My Northern Pacific Butte Montana Layout.

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NP2626

Well-Known Member
I believe that Jack's layout was DC powered with some PFM sound units installed in his locomotives. If you do a search for Jack Parker's Northern Pacific HO Layout. there are some other videos available.
 

NP2626

Well-Known Member
There is also more to view at Central Valley's website. Simply Google <central valley model works> to get there. I have built several of CVMW's stock cars and flat cars. They are wonderful additions to my Northern Pacific Layout!
 

NP2626

Well-Known Member
If there is a layout that has influenced what I've done with my layout, besides John Allen's Gorre & Daphetid, it is Jack Parker's Logan Montana layout. Not that I have come close in any way, shape; or, form, to either of these two magnificent layouts; but, these are the two that gave me a boot in the but to get started. Jack's layout was featured in the 1995 Great Model Railroads Magazine. At the time this layout was featured in this magazine I had been building my layout for eight years. The configuration of the track plan was complete and I was working on scenery at 8 years into the project. At the time I had seen this feature in GMR, I came to understand the importance of larger radius curves which would have allowed my being able to use N.P. Yellowstone 2-8-8-4, Challenger 4-6-6-4 and even 4-8-4 Northerns. All three of these locomotives would have had to have been Brass Imports at the time and I would not have been able to afford them. If anything made me keep on with my layout and it's too small 24 inch curves, it was the fact that these locomotives where out of my price range. Jack Parker's N.P. layout remains my all time favorite!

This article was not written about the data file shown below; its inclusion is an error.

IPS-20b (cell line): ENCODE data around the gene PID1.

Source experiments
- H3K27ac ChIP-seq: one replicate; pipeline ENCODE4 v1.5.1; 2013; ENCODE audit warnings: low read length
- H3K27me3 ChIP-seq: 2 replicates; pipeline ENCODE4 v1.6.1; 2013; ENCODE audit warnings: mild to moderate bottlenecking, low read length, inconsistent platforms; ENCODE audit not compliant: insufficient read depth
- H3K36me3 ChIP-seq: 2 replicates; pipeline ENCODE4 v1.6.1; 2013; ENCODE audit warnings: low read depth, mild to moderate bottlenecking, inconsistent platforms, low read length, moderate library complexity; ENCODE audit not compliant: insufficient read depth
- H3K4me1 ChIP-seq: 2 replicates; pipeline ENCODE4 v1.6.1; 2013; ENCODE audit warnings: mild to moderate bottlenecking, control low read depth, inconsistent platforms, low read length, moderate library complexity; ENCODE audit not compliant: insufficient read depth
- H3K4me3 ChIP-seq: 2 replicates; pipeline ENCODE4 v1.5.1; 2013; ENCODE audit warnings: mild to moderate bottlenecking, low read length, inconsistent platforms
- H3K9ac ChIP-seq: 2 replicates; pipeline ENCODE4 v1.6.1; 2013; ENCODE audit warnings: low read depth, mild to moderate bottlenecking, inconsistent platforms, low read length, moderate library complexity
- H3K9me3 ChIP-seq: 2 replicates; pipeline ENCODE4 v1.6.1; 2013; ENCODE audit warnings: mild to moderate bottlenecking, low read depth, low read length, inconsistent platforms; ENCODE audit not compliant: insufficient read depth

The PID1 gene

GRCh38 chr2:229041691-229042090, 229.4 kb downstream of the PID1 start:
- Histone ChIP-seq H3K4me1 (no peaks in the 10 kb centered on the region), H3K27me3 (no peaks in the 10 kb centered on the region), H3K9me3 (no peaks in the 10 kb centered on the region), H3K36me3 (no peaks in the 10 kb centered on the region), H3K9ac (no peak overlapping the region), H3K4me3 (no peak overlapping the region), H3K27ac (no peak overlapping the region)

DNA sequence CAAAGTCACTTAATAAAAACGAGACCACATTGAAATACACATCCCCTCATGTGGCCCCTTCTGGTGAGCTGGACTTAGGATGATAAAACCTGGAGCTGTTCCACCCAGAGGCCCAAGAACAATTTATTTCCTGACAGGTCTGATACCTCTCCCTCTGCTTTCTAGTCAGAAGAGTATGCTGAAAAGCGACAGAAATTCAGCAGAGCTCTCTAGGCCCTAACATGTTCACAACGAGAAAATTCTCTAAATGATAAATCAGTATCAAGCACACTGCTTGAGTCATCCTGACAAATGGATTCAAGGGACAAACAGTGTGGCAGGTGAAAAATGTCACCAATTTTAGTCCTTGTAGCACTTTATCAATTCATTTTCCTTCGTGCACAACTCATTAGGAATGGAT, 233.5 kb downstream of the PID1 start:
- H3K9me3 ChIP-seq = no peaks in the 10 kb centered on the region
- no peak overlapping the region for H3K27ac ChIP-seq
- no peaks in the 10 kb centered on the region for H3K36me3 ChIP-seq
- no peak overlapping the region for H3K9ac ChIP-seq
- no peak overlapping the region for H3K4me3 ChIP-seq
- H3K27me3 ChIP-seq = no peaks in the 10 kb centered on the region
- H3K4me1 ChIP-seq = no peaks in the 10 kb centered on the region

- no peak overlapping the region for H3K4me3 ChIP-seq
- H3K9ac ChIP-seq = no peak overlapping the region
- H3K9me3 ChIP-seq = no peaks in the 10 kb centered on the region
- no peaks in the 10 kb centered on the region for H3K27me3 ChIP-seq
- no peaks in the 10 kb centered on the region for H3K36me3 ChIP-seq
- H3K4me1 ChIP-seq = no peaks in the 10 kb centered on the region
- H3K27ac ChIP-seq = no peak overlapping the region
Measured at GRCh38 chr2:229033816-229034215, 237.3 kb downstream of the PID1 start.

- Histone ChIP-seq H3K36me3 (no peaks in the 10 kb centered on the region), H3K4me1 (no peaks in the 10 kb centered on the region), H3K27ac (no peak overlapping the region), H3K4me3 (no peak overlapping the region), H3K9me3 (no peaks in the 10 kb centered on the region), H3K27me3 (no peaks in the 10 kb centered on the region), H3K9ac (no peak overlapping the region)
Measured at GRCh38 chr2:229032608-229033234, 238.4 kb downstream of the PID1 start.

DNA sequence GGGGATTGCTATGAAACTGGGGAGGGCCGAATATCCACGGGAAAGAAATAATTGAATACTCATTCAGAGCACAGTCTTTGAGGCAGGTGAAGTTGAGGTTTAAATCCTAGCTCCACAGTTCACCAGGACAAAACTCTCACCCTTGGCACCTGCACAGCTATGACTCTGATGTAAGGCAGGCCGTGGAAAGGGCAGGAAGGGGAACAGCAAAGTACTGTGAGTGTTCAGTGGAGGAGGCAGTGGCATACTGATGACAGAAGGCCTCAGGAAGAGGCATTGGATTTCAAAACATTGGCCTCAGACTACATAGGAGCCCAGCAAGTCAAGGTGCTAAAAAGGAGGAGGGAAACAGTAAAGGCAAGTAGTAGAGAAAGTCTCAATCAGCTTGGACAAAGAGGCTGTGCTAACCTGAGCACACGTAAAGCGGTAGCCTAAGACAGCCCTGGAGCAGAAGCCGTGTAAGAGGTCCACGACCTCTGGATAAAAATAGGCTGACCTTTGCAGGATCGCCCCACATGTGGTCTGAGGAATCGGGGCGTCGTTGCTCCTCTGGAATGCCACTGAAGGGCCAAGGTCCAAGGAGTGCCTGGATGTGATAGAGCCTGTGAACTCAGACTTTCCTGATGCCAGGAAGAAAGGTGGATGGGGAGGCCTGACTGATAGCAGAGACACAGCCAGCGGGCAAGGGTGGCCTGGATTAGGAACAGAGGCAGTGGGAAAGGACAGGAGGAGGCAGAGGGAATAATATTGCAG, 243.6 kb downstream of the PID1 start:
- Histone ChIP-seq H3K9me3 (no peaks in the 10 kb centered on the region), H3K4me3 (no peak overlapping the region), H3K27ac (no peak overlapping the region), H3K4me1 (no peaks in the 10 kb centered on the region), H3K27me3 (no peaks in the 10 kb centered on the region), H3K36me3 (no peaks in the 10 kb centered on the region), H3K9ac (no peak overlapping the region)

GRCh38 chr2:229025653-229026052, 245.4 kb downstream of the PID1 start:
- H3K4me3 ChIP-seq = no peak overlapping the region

NP2626

Well-Known Member
So, I've determined that even though the Northern Pacific was signed into being in 1864, The actual building of the line began in 1870, 6 years later. The first construction efforts where near Carlton, Minnesota, not to far from Duluth. The next year, 1871 saw construction begin on the western end building a line from Kalama to Tacoma, Washington Territory. Then, after 13 years, from that auspicious beginning, Northern Pacific had years filled with Indian Wars, political and financial crises, long winters and unforeseen construction difficulties the two ends where joined at Gold Creek Montana on September 8th, 1883. Washington became a state on November 11th, 1889. Tacoma Washington became the western terminus of the Northern Pacific.
 

NP2626

Well-Known Member
I read at bedtime and my latest issue of Narrow Gauge and Shortline Gazette came a day or so ago and I am reading that now; however, as more information unfolds from the book I will continue to post it here.